Everybody seems to have their own ideas about which events are best for influencer relations — meeting and engaging with influencers, becoming an influencer. This is especially true right now in the Web 2.0 / social software realm. One event that’s earned my respect over the last year is Defrag. Let me tell you why.
Defrag has 4 of the characteristics I use when deciding what events to recommend to clients:
Clear point of view: Defrag isn’t an industrial landfill of all possible topics within the social software - enterprise 2.0 market space. It has a well-defined focus: software innovations that can help us turn all this data into something meaningful, useful, and world-life-or-job changing. To be sure, this level of focus pulls in well known topical experts. It also attracts lesser known influencers who are driven by a sincere passion.
Who’s buzzing about it: Two of the people who nudged me about this year’s Defrag were Graeme Thickens and Charlene Li. And I don’t mean that I picked it up from their blogs on my FriendFeed. Both mentioned Defrag during 1:1 conversations.
Who’s attending: Check it out for yourself. The AR compartment of my brain lights up when the speaker roster for a relatively small event includes the likes of Kathleen Reidy, Jonathan Yarmis, Paul Kedrosky, Stowe Boyd, Ian Glazer, and Mark Koenig, plus Charlene. That’s just the tip of the iceberg. Look at the influencers attending from the entrepreneur, operations and academic communities. This is a well-rounded line-up.
Potential for meaningful dialogue: It’s small enough to be intimate, yet large enough to stay fresh for 2 days. Plus, the agenda brings attendees together for keynotes and filters them into smaller groups for dinners and breakouts. It’s a natural extension of the online social experience. In other words, there’s a high potential for real conversations with real thinkers about stuff you really care about.
You can ramp up quickly on some basic influencer marketing concepts and strategies thanks to webmasterradio.fm. Co-hosts Brandy Shapiro-Babin and Jiyan Wei conducted a lively interview with Influencer50 founder and president Nick Hayes last week.
They covered good ground — who is an influencer, how influence works, why it’s important, plus some basic influencer marketing strategies.
The podcast is part of Webmasterradio’s “Cover Story” channel on PR. It’s a good listen, especially for PR and AR professionals interested in broadening their horizons.
You can stream or download the episode here: “Influencer Marketing Strategies”. As of this posting, it’s available free of charge.
Today I saw 2 more threads in the ongoing debate over whether social media popularity is a good way to measure influence.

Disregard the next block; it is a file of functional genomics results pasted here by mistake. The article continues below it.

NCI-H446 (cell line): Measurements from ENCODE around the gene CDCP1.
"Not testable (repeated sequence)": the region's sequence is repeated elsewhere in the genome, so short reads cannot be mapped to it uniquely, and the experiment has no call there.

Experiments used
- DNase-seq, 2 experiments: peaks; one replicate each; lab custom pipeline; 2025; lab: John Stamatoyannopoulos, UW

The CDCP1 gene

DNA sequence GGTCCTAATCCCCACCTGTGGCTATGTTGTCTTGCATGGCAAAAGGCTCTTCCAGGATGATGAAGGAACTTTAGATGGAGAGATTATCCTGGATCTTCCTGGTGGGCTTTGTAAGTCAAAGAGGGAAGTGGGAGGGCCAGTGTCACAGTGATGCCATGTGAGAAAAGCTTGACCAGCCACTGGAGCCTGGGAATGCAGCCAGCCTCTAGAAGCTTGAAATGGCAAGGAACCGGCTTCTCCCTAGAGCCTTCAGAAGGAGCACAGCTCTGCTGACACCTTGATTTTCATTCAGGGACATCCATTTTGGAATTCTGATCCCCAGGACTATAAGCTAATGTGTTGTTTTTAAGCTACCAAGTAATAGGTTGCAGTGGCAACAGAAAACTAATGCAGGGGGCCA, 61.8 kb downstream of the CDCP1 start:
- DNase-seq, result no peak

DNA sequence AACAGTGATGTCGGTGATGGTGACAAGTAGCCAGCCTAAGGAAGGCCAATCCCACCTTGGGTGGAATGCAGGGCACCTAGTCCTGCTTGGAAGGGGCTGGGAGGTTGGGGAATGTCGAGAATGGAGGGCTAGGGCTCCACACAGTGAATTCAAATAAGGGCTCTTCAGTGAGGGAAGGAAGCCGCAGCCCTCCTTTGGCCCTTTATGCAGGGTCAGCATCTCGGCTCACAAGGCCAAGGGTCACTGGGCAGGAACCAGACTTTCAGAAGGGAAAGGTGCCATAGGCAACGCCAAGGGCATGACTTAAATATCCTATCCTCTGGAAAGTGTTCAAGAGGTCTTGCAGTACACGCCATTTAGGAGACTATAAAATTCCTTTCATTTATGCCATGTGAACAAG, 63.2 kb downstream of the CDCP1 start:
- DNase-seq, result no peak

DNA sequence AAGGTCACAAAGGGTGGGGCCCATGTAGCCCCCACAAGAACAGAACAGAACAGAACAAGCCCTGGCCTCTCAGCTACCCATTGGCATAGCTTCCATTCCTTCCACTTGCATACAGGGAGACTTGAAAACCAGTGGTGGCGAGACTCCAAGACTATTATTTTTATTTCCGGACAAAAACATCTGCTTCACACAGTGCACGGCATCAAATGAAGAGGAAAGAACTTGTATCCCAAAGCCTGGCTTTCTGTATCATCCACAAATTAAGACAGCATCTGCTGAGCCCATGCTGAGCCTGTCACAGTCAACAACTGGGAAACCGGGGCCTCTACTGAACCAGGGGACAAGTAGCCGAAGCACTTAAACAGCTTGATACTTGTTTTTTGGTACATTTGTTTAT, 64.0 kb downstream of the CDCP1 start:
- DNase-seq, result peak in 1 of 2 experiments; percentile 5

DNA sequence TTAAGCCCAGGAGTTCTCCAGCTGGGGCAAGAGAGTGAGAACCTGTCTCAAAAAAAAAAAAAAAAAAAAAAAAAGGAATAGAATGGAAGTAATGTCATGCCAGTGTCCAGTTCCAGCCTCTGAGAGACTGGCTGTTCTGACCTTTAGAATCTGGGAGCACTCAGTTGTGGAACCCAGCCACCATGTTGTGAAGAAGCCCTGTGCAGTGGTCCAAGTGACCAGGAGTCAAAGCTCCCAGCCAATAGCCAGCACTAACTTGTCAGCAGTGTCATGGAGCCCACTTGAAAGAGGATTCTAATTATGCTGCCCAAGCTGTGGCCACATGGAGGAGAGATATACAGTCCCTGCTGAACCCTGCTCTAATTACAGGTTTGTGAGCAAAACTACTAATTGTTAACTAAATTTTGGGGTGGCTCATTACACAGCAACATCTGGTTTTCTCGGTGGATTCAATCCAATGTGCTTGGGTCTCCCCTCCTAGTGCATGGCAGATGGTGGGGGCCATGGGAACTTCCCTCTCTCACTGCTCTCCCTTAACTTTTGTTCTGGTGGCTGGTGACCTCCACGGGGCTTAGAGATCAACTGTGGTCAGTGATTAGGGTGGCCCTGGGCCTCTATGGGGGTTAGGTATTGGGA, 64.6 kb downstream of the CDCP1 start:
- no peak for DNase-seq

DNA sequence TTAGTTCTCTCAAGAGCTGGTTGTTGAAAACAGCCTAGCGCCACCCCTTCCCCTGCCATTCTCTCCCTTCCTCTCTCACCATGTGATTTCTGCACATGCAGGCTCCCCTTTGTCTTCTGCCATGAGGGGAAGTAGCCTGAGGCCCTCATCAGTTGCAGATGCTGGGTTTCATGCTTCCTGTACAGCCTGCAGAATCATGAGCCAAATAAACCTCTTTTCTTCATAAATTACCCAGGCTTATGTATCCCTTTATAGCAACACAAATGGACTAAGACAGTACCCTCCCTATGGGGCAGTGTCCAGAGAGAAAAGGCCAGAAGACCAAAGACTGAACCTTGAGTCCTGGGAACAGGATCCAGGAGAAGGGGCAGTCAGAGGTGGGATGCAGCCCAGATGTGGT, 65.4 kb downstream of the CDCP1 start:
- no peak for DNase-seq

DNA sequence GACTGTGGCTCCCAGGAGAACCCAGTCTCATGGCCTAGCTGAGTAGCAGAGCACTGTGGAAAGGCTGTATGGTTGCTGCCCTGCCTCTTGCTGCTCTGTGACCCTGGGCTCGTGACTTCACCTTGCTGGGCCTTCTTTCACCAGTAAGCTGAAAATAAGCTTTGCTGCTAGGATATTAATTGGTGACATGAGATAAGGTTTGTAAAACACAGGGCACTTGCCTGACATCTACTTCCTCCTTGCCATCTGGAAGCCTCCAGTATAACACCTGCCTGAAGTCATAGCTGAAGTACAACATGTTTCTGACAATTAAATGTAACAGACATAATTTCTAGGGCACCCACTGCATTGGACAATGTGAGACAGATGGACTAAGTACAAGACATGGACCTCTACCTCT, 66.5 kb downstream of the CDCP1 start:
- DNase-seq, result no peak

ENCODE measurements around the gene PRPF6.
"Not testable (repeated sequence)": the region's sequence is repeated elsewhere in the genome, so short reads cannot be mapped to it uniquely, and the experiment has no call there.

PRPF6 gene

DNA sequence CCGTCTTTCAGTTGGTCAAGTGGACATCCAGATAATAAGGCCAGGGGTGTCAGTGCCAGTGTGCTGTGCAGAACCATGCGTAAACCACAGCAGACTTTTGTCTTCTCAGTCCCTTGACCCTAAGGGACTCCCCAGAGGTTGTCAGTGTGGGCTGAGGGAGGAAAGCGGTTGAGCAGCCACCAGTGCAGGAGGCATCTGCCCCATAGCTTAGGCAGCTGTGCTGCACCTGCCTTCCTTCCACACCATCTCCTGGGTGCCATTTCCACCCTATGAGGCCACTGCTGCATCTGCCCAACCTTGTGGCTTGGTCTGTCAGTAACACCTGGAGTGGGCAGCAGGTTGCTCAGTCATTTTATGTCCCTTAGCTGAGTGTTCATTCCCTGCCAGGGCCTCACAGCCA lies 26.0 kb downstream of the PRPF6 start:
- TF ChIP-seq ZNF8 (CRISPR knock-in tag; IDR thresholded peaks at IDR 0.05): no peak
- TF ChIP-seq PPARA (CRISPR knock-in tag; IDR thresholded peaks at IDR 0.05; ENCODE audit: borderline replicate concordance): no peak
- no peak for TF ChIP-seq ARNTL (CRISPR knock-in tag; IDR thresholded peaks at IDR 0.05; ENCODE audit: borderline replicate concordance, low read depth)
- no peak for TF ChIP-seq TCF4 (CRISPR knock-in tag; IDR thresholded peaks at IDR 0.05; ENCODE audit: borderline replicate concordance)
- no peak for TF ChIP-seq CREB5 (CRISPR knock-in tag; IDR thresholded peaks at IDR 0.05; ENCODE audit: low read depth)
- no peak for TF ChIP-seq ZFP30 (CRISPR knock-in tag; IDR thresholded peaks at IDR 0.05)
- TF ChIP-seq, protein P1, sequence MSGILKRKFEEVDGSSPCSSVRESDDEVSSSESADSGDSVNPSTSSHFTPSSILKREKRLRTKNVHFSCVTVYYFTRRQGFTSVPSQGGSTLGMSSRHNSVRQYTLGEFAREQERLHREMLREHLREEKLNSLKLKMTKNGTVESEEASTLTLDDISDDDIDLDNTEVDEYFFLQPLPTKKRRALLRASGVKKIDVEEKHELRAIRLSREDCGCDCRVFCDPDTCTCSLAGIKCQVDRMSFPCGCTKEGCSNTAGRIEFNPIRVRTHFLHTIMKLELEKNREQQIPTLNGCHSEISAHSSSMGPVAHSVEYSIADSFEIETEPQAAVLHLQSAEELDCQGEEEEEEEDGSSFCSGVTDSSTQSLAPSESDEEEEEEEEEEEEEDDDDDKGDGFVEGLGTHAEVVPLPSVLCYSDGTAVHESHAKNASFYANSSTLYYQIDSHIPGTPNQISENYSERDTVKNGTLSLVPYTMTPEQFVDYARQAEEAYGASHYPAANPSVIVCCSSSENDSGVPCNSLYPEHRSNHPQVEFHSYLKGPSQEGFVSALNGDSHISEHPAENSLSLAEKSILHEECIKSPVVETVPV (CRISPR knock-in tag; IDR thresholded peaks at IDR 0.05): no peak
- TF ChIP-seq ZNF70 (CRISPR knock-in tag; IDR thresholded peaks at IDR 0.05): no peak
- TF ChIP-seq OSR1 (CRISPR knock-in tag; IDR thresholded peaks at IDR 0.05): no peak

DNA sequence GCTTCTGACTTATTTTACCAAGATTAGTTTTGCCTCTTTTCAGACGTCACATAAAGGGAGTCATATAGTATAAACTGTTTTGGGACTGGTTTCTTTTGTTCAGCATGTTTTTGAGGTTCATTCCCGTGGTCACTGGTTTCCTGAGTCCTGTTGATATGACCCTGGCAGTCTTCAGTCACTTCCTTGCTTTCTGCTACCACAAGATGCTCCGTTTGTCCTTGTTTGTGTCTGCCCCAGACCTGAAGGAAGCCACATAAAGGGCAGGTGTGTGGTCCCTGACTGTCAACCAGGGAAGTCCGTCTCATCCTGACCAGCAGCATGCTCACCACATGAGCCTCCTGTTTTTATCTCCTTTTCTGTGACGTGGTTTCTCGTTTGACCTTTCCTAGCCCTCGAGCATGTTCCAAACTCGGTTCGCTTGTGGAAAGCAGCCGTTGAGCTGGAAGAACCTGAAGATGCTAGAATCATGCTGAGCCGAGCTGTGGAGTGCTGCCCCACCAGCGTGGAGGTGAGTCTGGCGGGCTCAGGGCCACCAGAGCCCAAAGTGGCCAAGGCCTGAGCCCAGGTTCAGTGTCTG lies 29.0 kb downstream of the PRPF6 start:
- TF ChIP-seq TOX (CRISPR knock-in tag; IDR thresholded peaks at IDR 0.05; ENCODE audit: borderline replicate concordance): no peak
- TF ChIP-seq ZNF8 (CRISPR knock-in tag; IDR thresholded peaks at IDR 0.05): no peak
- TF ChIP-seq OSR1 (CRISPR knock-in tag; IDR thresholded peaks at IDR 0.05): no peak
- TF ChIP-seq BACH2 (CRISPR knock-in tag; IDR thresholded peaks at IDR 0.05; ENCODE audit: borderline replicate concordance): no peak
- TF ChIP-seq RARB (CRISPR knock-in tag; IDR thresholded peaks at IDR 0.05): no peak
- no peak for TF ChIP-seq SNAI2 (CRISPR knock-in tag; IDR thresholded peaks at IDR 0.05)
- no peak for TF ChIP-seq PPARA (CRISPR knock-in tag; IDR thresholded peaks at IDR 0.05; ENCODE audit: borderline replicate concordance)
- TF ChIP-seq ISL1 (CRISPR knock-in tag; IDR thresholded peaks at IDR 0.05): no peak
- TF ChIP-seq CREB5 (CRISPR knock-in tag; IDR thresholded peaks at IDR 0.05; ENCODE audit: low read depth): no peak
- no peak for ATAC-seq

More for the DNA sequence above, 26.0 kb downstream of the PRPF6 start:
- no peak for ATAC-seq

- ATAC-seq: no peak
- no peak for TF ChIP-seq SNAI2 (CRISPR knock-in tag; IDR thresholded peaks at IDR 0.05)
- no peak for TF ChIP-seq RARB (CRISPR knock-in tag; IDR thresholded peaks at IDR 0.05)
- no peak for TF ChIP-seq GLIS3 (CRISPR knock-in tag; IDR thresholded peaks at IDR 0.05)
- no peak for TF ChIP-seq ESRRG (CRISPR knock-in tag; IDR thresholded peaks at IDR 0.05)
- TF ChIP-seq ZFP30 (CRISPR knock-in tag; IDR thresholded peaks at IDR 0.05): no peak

First, my colleague Duncan Brown writes that Google is launching an AdWords-style SEM program across big social networks.
As an online publisher, I can see how this Google program makes perfect sense for media buyers. It will play from Madison Avenue to Main Street. After all, the big advertisers say they plan to shift their remaining 2008 and 2009 spending, cutting traditional ad spending while increasing spending on word of mouth and other forms of social media. (For the latest CMO study visit Epsilon; hat tip to Ken Rutowski for flagging it in his newsletter.) Google is offering just the right media product to pick up those extra dollars and euros. I’ve got no issue there.
However, I do see a potential downside. Call it collateral damage. Google is portraying the program as a measure of influence. Duncan describes the confusion this could cause:
“If Googleâ€šÃ„Ã´s plans get more firms to talk about influence, then fine. But I fear that it will dumb influence down to a few â€šÃ„Ã²magicâ€šÃ„Ã´ numbers that have tenuous relevance to real influence.”
“Popular people are not necessarily good influencers. And influencers are not necessarily popular. There is much more to it than that.”
We’ve got some very bright people on both sides of the debate — those advocating that we equate influence with popularity/connectedness, those advising against it. Neither side is ready to blink.
In the end, the media buyers may have the final vote on whether online popularity is the path to the influentials.
Tom Smith’s guest post at Mashable makes the point that we now trust the opinions of strangers as much as we trust our close friends, thanks to social media. He’s highlighting findings from the Universal McCann study, “When did we start trusting strangers”. Don’t let yourself get lulled into thinking this phenomenon is taking place only in consumer markets. Social media is also changing the way that businesses source trusted opinions on products and services.
Social media is transforming B2B decision-maker ecosystems in two fundamental ways. The most notable, according to Influencer50 research, is that more categories of advisors are exerting more influence during B2B purchase decisions. Social media is helping make many types of “hidden” advisors more visible, more accessible, more informed.